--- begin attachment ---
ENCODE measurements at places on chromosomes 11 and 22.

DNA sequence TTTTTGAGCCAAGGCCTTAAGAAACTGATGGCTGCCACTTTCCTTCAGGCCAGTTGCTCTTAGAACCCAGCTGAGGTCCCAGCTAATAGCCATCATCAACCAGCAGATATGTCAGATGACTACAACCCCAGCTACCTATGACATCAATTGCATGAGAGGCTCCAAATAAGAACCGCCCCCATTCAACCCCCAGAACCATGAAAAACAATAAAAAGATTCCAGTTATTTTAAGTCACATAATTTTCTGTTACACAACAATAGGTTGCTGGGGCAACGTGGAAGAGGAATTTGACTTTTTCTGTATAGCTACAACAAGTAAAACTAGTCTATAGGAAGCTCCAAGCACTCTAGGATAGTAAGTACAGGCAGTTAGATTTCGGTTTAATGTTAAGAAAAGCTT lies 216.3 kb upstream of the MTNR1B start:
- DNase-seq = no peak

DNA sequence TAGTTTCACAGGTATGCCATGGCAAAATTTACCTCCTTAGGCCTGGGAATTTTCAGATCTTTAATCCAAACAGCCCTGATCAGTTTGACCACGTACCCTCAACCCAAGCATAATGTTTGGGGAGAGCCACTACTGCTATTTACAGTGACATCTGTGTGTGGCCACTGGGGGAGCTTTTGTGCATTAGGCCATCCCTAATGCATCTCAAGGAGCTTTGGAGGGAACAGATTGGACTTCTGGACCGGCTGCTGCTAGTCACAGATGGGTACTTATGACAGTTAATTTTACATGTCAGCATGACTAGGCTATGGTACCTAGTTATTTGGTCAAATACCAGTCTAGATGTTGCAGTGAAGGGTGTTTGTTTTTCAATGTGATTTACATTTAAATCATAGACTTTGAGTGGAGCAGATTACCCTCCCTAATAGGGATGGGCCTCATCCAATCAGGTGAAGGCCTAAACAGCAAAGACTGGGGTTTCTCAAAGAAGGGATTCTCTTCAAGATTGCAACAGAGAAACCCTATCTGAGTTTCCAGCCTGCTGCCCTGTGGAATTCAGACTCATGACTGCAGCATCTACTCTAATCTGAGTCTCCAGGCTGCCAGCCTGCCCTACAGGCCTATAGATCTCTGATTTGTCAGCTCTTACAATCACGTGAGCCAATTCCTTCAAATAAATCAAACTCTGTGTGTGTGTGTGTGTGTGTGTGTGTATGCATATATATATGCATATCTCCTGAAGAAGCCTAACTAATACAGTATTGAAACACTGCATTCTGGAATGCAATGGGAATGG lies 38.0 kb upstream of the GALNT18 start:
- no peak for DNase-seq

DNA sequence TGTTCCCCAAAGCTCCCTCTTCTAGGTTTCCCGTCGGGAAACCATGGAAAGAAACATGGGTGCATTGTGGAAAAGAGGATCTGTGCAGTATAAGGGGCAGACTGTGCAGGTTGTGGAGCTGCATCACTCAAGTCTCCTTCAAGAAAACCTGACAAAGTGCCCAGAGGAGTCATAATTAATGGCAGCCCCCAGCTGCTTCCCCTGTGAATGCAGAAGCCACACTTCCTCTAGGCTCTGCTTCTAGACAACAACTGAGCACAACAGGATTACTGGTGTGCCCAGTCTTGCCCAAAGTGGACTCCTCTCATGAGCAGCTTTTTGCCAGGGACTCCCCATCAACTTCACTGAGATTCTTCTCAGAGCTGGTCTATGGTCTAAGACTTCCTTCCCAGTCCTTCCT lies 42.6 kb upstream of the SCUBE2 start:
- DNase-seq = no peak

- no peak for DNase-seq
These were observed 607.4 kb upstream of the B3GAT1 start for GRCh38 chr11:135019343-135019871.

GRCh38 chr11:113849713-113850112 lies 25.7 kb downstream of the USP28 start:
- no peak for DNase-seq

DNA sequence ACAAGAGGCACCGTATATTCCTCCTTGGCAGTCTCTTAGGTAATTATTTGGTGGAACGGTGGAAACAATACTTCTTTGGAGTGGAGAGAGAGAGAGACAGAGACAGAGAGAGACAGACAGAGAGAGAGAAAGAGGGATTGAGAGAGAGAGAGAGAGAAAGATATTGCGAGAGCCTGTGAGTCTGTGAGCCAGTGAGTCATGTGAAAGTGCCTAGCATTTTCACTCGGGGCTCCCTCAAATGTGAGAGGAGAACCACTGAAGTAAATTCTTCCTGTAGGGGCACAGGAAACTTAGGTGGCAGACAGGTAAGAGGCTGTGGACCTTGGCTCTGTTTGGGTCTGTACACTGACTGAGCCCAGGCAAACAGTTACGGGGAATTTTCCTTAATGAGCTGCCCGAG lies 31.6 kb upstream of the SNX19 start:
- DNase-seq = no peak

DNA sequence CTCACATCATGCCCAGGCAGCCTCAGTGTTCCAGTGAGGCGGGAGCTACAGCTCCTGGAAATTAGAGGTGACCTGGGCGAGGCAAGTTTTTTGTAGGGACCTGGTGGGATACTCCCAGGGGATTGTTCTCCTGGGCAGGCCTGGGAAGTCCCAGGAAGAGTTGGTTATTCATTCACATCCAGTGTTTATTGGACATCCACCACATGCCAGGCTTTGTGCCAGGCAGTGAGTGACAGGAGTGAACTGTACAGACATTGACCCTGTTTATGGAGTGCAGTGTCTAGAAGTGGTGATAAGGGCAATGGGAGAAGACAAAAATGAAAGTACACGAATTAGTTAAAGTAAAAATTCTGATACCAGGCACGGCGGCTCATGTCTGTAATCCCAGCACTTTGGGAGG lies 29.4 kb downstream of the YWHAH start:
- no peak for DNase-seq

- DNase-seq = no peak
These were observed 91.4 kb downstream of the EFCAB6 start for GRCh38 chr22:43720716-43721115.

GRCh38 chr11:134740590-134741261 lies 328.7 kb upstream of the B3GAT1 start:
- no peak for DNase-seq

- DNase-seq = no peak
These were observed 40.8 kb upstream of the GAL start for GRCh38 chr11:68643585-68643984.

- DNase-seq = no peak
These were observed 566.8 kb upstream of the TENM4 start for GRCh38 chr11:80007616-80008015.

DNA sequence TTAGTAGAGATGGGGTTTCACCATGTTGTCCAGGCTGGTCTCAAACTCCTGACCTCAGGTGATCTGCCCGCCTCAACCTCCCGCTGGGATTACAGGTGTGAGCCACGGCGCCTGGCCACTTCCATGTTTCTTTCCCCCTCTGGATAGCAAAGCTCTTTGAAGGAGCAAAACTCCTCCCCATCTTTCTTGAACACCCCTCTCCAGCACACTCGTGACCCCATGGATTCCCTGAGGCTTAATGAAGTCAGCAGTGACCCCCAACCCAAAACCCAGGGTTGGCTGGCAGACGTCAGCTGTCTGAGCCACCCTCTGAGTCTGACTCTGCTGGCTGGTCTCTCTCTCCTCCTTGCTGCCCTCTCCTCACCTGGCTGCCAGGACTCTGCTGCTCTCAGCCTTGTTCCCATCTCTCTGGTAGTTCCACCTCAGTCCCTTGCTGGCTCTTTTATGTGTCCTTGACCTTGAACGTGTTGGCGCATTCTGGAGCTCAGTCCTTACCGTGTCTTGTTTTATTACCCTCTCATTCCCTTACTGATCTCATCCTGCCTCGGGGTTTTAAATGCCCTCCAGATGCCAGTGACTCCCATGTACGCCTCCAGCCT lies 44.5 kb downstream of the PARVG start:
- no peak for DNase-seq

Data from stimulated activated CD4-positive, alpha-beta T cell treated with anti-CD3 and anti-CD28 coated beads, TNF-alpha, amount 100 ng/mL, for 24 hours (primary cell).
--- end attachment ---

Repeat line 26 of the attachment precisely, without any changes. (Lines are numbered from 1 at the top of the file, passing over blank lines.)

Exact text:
Data from stimulated activated CD4-positive, alpha-beta T cell treated with anti-CD3 and anti-CD28 coated beads, TNF-alpha, amount 100 ng/mL, for 24 hours (primary cell).